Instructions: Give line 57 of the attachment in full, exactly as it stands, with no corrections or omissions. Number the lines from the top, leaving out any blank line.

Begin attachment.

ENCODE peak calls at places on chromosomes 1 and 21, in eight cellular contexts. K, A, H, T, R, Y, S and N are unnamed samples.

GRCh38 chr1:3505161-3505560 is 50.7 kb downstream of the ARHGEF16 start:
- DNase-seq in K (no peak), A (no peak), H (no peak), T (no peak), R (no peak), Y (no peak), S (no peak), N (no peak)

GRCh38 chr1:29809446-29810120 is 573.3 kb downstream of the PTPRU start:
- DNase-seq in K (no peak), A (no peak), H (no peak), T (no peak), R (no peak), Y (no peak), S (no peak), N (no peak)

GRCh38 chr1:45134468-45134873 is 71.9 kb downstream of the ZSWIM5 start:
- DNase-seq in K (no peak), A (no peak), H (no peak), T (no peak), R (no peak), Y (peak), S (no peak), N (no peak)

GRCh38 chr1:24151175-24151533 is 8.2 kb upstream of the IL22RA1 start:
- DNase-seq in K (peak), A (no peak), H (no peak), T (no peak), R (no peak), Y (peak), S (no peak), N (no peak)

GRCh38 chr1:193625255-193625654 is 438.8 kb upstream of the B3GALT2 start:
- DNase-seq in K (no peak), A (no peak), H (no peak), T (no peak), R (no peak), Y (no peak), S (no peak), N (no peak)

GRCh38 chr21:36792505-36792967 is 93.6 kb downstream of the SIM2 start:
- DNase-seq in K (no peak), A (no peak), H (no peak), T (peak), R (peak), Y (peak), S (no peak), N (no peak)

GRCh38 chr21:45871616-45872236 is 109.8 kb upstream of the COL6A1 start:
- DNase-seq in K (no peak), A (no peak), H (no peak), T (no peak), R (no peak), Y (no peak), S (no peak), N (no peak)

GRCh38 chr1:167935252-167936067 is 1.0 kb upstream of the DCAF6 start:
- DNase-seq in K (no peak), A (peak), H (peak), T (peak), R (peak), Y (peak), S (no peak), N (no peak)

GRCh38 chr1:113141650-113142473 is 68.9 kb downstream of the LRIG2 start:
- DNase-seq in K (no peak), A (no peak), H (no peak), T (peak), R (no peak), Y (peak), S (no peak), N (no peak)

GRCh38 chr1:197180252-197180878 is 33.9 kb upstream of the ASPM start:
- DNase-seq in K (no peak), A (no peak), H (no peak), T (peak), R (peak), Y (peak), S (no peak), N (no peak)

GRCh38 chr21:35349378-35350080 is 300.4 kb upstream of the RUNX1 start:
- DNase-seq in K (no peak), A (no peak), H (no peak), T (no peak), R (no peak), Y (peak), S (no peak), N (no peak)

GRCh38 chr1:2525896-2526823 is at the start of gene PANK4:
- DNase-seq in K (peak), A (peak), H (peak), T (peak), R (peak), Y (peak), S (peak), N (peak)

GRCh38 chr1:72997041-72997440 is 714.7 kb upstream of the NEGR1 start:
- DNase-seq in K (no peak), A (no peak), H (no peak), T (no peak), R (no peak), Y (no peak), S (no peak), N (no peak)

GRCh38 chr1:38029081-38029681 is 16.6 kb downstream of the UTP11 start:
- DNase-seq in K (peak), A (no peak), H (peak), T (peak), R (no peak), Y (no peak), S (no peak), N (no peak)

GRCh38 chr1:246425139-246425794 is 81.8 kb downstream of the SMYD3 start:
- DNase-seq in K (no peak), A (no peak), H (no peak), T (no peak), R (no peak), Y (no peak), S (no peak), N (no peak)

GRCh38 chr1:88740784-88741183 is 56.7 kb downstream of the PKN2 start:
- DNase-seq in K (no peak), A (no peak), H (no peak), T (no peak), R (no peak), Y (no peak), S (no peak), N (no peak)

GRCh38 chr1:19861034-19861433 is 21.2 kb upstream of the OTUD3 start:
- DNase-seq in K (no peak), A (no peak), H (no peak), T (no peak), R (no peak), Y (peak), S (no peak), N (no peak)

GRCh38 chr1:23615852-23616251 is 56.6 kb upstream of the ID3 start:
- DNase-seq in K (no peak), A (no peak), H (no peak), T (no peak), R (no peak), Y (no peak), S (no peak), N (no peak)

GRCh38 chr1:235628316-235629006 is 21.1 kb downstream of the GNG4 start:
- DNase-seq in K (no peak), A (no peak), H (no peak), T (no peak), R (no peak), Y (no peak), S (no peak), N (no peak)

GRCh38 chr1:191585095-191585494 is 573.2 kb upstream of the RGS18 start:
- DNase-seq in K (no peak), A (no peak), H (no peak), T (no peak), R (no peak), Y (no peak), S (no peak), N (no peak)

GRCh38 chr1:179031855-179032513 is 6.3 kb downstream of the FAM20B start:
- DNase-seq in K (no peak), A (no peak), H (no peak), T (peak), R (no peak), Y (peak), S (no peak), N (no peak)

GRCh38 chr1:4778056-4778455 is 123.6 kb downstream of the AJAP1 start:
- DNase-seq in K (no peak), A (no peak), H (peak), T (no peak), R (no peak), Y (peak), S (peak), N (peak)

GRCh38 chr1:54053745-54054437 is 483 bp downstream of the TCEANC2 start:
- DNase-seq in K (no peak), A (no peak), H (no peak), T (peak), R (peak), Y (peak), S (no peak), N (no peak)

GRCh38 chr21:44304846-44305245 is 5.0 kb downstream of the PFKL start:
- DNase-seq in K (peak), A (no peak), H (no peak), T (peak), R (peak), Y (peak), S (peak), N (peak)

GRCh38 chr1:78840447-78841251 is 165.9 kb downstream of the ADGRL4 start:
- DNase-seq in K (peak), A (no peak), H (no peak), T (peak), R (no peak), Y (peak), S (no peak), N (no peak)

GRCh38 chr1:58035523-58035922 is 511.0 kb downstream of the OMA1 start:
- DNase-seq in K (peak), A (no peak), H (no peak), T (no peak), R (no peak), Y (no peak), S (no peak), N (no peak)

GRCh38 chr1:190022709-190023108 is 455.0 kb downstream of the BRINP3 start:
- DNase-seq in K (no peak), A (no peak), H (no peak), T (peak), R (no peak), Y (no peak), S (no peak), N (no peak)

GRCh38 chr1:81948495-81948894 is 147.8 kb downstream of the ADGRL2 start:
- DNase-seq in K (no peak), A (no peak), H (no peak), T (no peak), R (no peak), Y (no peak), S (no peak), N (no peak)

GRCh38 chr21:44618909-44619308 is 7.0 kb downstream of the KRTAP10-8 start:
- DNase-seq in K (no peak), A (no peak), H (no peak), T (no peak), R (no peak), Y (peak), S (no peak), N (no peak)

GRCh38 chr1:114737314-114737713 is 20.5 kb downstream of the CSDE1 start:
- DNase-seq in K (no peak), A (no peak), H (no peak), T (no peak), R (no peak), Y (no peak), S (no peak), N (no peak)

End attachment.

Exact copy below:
- DNase-seq in K (no peak), A (no peak), H (no peak), T (no peak), R (no peak), Y (no peak), S (no peak), N (no peak)